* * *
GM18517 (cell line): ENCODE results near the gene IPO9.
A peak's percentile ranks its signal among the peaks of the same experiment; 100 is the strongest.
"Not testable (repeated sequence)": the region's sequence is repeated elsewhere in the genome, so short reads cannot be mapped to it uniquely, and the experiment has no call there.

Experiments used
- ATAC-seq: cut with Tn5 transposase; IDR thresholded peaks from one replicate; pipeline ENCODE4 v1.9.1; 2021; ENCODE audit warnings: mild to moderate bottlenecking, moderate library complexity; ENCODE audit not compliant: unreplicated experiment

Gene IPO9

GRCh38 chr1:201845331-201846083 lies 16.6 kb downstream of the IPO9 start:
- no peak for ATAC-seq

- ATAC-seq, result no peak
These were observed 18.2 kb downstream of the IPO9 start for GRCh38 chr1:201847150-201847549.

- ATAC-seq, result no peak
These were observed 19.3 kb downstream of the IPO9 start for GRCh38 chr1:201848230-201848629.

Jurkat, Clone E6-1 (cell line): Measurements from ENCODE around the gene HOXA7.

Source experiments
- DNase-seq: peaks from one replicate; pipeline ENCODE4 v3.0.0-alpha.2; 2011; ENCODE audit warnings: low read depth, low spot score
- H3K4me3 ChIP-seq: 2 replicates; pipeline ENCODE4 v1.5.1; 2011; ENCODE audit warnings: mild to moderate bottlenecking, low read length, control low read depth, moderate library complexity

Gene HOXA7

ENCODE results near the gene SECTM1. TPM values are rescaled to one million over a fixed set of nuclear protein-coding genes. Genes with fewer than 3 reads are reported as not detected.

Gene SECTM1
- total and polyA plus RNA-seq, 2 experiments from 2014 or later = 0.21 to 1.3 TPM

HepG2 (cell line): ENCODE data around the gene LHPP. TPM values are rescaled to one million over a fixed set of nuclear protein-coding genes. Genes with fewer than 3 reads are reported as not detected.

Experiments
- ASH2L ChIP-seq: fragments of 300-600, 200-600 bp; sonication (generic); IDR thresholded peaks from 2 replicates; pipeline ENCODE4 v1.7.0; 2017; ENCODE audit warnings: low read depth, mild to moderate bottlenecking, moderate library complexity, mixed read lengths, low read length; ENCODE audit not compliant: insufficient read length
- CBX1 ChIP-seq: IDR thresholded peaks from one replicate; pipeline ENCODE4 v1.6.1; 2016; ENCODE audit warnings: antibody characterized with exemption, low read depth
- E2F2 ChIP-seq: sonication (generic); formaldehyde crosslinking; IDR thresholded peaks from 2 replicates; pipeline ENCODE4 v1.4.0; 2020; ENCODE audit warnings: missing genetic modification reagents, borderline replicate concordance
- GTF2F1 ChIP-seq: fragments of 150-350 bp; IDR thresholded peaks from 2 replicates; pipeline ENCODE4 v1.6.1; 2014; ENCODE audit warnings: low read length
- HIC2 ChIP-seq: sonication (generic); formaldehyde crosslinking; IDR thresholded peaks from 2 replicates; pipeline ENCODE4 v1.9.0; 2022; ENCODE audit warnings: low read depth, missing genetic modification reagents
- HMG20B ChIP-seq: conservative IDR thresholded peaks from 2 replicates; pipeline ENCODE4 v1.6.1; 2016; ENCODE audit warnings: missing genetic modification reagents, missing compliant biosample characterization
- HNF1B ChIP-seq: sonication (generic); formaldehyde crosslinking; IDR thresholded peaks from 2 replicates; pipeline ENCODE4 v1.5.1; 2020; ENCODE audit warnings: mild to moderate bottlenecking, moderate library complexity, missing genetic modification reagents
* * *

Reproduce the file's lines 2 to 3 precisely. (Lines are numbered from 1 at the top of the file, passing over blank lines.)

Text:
A peak's percentile ranks its signal among the peaks of the same experiment; 100 is the strongest.
"Not testable (repeated sequence)": the region's sequence is repeated elsewhere in the genome, so short reads cannot be mapped to it uniquely, and the experiment has no call there.